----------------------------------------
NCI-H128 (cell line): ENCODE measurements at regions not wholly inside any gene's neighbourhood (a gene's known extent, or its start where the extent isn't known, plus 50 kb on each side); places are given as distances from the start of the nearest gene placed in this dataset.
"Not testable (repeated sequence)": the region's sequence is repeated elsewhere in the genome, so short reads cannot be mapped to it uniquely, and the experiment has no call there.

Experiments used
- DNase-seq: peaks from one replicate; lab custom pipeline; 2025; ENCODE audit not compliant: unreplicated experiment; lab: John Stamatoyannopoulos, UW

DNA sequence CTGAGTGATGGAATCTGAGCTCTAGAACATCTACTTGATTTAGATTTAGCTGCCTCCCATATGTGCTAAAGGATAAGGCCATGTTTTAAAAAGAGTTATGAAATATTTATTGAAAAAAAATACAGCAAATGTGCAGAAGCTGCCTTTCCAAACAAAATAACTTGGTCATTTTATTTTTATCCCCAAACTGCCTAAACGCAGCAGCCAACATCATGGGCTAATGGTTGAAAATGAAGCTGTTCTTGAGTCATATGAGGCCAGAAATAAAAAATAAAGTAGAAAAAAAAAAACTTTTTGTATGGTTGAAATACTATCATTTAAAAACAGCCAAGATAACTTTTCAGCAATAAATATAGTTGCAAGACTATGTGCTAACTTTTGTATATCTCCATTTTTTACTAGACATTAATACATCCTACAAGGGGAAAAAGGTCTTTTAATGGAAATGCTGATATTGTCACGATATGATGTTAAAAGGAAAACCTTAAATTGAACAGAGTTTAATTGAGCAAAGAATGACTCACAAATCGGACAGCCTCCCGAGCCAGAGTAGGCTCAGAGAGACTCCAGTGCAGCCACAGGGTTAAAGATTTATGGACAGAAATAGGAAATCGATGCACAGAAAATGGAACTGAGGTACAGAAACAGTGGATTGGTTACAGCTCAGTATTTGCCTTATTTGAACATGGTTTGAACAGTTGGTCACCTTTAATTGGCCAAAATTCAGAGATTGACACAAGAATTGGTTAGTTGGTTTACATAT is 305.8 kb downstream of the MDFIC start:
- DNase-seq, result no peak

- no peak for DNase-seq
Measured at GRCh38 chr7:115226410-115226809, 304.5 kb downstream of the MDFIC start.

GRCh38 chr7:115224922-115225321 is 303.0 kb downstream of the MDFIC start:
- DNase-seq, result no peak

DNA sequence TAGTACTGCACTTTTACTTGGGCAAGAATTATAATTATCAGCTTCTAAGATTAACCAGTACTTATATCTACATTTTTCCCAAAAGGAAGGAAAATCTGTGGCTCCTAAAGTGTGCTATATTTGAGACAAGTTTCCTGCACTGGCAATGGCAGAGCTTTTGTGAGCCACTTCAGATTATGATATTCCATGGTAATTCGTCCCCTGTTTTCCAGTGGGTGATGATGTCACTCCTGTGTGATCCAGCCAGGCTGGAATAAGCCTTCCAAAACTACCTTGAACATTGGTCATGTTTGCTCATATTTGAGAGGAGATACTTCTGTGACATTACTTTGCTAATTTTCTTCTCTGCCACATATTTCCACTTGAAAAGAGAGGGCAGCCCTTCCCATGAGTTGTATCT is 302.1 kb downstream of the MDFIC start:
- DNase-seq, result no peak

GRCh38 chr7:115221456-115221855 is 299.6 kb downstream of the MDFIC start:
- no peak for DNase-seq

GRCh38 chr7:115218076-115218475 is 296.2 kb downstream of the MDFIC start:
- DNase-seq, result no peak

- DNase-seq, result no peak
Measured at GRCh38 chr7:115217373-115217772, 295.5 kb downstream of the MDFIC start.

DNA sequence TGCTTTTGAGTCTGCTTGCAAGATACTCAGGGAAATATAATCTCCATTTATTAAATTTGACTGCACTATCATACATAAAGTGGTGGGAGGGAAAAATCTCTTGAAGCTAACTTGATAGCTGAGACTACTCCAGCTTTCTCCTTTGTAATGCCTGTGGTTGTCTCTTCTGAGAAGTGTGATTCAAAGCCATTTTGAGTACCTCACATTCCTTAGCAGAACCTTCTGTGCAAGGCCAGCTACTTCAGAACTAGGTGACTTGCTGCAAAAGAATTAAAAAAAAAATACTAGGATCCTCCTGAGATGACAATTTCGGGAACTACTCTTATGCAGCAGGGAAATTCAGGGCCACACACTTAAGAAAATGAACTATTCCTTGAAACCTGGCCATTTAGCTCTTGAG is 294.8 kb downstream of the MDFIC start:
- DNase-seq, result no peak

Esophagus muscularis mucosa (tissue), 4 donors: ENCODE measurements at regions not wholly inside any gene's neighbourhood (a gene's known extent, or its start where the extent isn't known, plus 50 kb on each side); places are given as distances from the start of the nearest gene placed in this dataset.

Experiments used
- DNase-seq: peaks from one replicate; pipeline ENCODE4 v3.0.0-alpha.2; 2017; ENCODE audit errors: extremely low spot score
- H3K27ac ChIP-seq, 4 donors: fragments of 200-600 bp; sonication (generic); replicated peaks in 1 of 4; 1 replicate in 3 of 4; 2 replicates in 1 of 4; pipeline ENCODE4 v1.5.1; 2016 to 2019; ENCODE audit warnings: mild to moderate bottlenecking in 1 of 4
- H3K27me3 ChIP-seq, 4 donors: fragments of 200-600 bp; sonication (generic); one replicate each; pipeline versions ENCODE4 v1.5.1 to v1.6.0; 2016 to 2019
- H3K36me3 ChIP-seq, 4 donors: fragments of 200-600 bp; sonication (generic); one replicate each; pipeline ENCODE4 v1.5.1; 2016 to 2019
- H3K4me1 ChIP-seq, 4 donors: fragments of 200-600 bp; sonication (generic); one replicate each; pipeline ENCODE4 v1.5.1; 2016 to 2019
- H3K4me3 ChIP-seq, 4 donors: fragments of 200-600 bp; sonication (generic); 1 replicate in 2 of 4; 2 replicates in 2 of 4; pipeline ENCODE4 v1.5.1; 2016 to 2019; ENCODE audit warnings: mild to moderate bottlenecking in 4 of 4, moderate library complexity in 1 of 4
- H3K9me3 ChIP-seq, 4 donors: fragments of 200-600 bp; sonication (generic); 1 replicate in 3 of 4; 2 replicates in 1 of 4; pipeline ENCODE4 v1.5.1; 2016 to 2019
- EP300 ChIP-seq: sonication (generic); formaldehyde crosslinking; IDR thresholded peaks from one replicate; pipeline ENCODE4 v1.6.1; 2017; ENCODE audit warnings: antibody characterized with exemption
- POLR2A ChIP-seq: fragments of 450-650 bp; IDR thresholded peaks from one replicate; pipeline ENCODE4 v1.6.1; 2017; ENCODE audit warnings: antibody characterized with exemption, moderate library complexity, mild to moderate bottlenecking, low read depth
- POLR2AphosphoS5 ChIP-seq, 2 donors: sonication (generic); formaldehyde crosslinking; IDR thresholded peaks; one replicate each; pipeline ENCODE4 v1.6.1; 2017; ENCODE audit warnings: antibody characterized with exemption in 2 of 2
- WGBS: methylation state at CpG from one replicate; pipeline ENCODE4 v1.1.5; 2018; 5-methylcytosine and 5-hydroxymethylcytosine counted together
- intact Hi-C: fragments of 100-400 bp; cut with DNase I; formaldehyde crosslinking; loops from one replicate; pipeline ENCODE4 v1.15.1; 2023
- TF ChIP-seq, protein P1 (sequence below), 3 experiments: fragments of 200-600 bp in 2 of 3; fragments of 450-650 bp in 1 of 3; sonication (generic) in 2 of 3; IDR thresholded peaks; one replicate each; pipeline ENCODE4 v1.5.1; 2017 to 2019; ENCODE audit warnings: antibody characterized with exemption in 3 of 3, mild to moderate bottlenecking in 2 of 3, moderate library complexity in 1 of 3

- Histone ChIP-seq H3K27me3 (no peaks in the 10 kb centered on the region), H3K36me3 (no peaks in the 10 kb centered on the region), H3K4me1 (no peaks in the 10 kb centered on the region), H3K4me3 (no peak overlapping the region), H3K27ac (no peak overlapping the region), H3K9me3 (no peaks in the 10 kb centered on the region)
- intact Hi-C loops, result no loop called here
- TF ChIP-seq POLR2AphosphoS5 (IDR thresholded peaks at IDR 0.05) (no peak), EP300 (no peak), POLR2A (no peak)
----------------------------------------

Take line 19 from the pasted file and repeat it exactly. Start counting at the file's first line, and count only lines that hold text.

DNA sequence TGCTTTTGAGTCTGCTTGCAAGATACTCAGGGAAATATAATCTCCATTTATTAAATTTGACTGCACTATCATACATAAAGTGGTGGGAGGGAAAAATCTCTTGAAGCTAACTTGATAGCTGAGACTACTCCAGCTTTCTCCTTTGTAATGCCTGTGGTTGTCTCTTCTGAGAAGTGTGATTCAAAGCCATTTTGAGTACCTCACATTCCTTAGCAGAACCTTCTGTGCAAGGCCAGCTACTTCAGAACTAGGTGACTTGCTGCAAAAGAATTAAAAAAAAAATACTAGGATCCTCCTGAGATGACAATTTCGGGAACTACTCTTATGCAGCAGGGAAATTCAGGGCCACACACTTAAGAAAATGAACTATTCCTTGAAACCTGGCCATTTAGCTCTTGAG is 294.8 kb downstream of the MDFIC start: